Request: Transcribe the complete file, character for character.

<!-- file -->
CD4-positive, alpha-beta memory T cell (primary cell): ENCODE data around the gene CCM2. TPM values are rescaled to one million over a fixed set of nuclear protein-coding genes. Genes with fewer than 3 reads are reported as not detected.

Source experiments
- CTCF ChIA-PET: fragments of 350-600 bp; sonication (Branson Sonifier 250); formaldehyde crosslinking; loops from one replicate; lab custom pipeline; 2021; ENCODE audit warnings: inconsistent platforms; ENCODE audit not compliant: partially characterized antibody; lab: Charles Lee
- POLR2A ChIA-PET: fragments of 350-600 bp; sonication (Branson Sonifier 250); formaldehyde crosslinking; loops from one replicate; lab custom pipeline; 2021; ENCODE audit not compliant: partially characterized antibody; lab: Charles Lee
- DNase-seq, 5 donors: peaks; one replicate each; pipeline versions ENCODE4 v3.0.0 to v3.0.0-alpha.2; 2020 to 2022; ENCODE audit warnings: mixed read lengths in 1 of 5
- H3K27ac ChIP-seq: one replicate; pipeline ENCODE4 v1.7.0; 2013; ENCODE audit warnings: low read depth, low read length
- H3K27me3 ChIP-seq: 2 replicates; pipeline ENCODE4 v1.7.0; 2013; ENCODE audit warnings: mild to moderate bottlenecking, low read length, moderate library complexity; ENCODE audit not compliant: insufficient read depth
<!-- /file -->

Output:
CD4-positive, alpha-beta memory T cell (primary cell): ENCODE data around the gene CCM2. TPM values are rescaled to one million over a fixed set of nuclear protein-coding genes. Genes with fewer than 3 reads are reported as not detected.

Source experiments
- CTCF ChIA-PET: fragments of 350-600 bp; sonication (Branson Sonifier 250); formaldehyde crosslinking; loops from one replicate; lab custom pipeline; 2021; ENCODE audit warnings: inconsistent platforms; ENCODE audit not compliant: partially characterized antibody; lab: Charles Lee
- POLR2A ChIA-PET: fragments of 350-600 bp; sonication (Branson Sonifier 250); formaldehyde crosslinking; loops from one replicate; lab custom pipeline; 2021; ENCODE audit not compliant: partially characterized antibody; lab: Charles Lee
- DNase-seq, 5 donors: peaks; one replicate each; pipeline versions ENCODE4 v3.0.0 to v3.0.0-alpha.2; 2020 to 2022; ENCODE audit warnings: mixed read lengths in 1 of 5
- H3K27ac ChIP-seq: one replicate; pipeline ENCODE4 v1.7.0; 2013; ENCODE audit warnings: low read depth, low read length
- H3K27me3 ChIP-seq: 2 replicates; pipeline ENCODE4 v1.7.0; 2013; ENCODE audit warnings: mild to moderate bottlenecking, low read length, moderate library complexity; ENCODE audit not compliant: insufficient read depth